The remoteness of many villages meant that secondary school was not an option
Deep in Moroccos High Atlas mountains, in the hamlet of Tazalt, two girls are doing their laundry in stream water. Inside one of the small reddish-brown stone houses, Malika Boumessoud, 38, is serving sweet mint tea and looking at a photo of herself while shaking her head at how old she looks.
In the next room, where five of her six children all sleep on two single mattresses on the floor, Boumessouds daughter Zahra, 19, is preparing to leave this classic scene of rural Moroccan life. She is a participant in a bold new experiment that could transform the lives of the girls and young women in the region: unlike the vast majority of her peers, Zahra is being granted an education.
For the past seven years, she has lived in a boarding house run by a small Moroccan NGO, Education For All (EFA), in the town of Asni, 56 kilometres away. The house is a five-minute walk from the school she has attended during the week since the age of 12. In September, she hopes to go to university in Marrakech. Her mother, who married at 16, is acutely aware of how different her daughters life could have been had Zahra finished school at 12, like most of the other girls in the valley.
I still wish I had gone to school, says Malika. Even after all these years of marriage and having all my children, I still regret not finishing my education. I dont go out of the village, I just stay in the house day after day. I feel like a bird without any wings..
In rural Morocco, her experience is far from rare. Illiteracy rates for rural women and girls remain as high as 90%. Girls, especially those in areas such as the High Atlas, are more likely to drop out after primary school. Only 26% of girls in rural areas enrol for secondary education, according to the World Bank.
These problems disproportionately affect the Amazigh, commonly known as Berbers, the indigenous people of Morocco. While most Berbers adopted Islam and began speaking Arabic after the conquests of the seventh century, Berber culture and dialects of the Tamazight language survived, especially in the High Atlas. At school, lessons are in Arabic, which for most Berber children is their second language, if they have it at all. Unsurprisingly, they do poorly compared with Arabic children.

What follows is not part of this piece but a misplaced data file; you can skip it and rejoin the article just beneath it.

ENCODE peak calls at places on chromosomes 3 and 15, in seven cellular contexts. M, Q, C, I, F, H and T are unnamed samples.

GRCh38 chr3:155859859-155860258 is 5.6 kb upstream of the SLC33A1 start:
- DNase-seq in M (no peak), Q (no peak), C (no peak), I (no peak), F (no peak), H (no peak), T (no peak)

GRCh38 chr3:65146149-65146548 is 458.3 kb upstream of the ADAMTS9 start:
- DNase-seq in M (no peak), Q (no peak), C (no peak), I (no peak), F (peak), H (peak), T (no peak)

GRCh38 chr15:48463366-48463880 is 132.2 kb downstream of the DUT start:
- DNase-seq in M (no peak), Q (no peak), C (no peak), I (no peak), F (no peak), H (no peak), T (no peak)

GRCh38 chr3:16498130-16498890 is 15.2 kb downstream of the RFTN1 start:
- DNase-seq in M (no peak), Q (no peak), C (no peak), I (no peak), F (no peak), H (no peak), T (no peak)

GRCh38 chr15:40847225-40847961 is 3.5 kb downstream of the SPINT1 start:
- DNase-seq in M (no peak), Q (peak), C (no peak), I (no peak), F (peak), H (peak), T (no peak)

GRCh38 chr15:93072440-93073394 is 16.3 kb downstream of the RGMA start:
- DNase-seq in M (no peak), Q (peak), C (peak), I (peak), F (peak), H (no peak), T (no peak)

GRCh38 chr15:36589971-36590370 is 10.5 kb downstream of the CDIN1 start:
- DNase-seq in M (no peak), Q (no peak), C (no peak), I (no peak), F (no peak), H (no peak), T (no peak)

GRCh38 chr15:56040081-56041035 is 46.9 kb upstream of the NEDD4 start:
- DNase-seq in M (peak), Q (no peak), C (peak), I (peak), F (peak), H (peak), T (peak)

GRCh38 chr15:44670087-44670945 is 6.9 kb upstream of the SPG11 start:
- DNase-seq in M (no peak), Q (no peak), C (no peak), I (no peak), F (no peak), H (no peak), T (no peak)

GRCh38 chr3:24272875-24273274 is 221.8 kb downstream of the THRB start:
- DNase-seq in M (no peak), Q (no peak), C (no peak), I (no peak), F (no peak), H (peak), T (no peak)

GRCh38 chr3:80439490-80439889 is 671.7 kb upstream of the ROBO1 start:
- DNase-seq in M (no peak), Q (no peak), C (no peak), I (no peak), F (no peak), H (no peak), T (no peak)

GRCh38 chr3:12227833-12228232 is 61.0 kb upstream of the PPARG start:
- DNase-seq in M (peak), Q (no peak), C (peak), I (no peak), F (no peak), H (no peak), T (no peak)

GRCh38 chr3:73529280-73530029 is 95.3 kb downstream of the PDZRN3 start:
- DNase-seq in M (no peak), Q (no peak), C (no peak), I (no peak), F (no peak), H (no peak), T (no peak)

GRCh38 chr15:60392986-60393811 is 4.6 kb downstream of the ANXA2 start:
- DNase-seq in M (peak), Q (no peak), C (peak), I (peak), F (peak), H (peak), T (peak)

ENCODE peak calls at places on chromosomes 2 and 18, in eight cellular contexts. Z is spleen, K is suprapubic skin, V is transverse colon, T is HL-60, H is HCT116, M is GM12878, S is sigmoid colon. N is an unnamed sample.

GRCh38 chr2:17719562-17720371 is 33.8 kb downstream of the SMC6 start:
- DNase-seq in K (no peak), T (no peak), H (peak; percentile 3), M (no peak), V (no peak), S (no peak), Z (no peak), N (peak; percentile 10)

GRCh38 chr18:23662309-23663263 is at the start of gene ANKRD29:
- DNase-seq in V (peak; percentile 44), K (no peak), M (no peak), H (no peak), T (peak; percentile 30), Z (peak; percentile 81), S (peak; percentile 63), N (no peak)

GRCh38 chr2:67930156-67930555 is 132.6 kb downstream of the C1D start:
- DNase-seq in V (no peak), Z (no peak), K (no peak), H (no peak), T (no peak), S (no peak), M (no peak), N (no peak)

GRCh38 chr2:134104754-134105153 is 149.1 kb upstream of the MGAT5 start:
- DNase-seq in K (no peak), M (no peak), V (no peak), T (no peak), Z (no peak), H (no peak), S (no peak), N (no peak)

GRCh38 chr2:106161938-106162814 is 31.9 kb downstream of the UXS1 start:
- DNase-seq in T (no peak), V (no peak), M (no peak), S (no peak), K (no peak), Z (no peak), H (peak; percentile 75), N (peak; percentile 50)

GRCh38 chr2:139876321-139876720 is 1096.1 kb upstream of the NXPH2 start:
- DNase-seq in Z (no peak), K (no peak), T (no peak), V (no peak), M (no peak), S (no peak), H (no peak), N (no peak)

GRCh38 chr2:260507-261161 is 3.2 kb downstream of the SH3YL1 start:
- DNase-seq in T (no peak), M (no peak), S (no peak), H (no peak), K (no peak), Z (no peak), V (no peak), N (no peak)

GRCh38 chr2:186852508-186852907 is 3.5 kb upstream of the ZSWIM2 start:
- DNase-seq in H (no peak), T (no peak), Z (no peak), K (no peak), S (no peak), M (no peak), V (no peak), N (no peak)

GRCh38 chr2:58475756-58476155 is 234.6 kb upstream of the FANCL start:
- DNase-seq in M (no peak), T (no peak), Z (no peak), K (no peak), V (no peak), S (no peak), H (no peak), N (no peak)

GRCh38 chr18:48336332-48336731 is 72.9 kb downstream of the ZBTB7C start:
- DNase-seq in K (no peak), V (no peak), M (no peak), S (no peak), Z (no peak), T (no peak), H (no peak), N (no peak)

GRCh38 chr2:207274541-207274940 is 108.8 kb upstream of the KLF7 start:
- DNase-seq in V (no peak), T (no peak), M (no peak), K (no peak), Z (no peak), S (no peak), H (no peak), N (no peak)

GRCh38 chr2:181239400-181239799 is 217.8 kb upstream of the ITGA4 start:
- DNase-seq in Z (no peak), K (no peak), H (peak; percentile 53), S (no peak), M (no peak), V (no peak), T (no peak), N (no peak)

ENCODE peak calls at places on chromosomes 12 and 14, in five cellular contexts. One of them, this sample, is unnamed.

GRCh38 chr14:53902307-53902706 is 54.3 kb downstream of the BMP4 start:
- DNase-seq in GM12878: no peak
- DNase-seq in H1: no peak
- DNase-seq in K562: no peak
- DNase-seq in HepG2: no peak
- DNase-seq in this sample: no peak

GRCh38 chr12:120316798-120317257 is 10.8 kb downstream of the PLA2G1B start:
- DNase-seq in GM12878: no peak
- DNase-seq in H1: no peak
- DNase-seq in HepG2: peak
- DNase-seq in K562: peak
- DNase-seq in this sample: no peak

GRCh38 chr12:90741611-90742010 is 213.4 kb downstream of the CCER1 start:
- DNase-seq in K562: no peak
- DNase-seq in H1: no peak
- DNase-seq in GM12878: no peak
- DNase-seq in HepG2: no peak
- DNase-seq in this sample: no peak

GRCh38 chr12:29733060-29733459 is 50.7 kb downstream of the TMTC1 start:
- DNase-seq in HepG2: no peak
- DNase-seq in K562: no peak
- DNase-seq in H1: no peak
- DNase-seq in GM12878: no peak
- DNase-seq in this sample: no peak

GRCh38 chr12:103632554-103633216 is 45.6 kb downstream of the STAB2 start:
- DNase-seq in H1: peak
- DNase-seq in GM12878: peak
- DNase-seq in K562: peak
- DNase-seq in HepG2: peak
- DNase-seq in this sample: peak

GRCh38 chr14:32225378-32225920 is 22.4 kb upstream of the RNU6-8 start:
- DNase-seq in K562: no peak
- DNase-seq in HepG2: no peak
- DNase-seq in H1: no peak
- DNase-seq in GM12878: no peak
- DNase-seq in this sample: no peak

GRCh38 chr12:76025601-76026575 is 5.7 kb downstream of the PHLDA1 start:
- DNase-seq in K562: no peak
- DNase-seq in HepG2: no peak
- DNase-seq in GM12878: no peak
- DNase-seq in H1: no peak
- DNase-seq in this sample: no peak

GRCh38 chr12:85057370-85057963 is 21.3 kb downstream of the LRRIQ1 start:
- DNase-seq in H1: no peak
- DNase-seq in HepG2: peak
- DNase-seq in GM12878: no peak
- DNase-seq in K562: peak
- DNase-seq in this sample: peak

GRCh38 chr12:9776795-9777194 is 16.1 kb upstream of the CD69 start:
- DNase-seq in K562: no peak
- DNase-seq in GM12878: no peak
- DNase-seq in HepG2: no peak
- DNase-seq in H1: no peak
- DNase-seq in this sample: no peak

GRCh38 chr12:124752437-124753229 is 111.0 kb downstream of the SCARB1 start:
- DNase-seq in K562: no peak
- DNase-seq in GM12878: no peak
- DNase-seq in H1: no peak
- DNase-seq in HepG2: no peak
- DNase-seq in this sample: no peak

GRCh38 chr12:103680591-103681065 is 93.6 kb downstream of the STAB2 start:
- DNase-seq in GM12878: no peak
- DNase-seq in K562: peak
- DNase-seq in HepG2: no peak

But in rural areas, its the distance to secondary schools that presents the biggest barrier, especially for girls. Khalid Chenguiti, education specialist at Unicef Morocco says: Girls education, especially at secondary level, remains a challenge. There are many reasons for this, including the fact that schools are often poorly equipped with washrooms and sanitary facilitation, transportation is often difficult and, in some areas, girls are still required to support domestic tasks and face sociocultural barriers for completion of higher secondary education. These factors often disproportionately affect girls in rural areas.
Chenguiti explains why its a crucial problem to solve: Providing girls with an education helps break the cycle of poverty: educated women are less likely to marry early and against their will; less likely to die in childbirth; more likely to have healthy babies; and are more likely to send their children to school.
EFAs solution is to bring the girls to the schools, an approach which is beginning to change the lives of Berber girls in a way that could transform the regions future. Their boarding houses, which are run solely by Berber women, provide accommodation, healthy food, support with homework and extra French and English lessons. On average, the pass rate for all academic years is 97%.
Zahra bubbles with enthusiasm for the chance that has been handed to her: At primary school, I really enjoyed studying but I knew there was little chance I would get to go to secondary school. When I was selected [by EFA], I was so happy. I was really nervous when I first got to the boarding house but I feel like I have found myself since being there.
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